Workfare replaces paid jobs with unpaid labour
“Did you know we could offer you free, temporary staff for four weeks?”
– Previous advertising material from JHP Employability.
“After the 6 weeks were up the manager asked him if he would like to stay on for some extra weeks, my friend asked ‘with pay’? The manager said why would he pay him when he can pick the phone up and get more unemployed people who have to work for nothing”
“Stores such as Argos, Asda, Superdrug and Shoezone made use of the government’s workfare schemes to meet their seasonal demand, instead of hiring extra staff or offering overtime.”
Workfare keeps wages down for those still in jobs.
“It’s obvious that workfare workers are replacing paid jobs – pushing our low-wage economy down towards a no-wage economy.”
Workfare is literally worse than useless
“5 per cent of long-term unemployed can be expected to find jobs for six months if left alone to do so.
Successful six month employment rate during the first year of the Work Programme was just 2.3 per cent, significantly below the target of 5.5 per cent.”
– Telegraph: Iain Duncan Smith’s Work Programme ‘worse than doing nothing’ (The Work Programme includes work placements.)
Workfare subsidises big business
Instead of paying wages that contribute taxes and spending back into the economy, big companies like Tesco and Poundland benefit from free labour while continuing to keep the workers reliant on benefits at our expense. That money goes straight into shareholder’s profits.
Workfare does not provide the training that it is meant to
Work experience schemes are meant to provide training for future jobs. Instead we have people with extensive education toward a chosen career being sent to stack shelves and sweep floors which does not further them in the career they have trained for at all. Even when a person expects to find work in retail, four weeks experience in shelf stacking is hardly a necessity to do the job in future. In most cases little or no training is being given and the work placement consists only of manual labour.
Workfare exploits sick and disabled people
People who receive Employment Support Allowance and are placed in the Work Related Activity Group can be sent on The Work Programme or Mandatory Work Activity. Charities such as Sue Ryder, The Conservation Volunteers and The Salvation Army are fully aware of that, even enthusiastic, although TCV has now announced it will not force people on ESA to volunteer(!) and Sue Ryder has pulled out altogether.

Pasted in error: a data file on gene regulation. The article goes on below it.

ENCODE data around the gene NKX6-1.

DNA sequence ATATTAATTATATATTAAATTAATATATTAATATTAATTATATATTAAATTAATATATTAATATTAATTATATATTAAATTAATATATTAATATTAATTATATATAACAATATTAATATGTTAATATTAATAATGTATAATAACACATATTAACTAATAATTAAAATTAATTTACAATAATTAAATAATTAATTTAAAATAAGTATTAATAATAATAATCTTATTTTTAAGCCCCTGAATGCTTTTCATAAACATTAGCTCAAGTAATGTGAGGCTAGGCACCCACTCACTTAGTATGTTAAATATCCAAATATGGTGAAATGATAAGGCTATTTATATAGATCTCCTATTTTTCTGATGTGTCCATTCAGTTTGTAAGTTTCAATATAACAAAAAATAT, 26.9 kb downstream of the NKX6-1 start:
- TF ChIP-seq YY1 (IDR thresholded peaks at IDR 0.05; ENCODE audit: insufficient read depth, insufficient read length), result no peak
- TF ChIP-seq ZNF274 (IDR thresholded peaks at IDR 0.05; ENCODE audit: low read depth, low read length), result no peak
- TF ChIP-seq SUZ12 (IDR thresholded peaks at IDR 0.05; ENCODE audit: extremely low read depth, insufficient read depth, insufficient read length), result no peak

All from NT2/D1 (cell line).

“How can we morally take sick and disabled people and force them to work?
At The Salvation Army, we have a history of believing in emancipation through employment. People who come for work experience with us are fully supported throughout their placements with help tailored support to their needs.”
“Arbeit Mach Frei”
Workfare is costing poor people money they don’t have
People sent on work schemes are having to pay for transport to get there without any extra income. Sick and disabled people are often being hit particularly hard by transport costs as they are too sick to use the bus or train and end up paying for taxis to avoid having their benefits cut.
Workfare is damaging the health of sick and disabled people
People in the Work Related Activity Group on Employment Support Allowance are not fit for work, they are considered to potentially be fit for work at some unknown point in the next few years. And yet they can be sent to work nearly full time (30 hours) for several weeks. Of course it’s going to damage their health.
Workfare doesn’t create new jobs, only changes who might be in a job.
If there aren’t any jobs being created then all workfare does is give the employer weeks of free labour from one or more people before they employ someone, if they even need to.
Workfare doesn’t pay wages
“A fair day’s wages for a fair day’s work”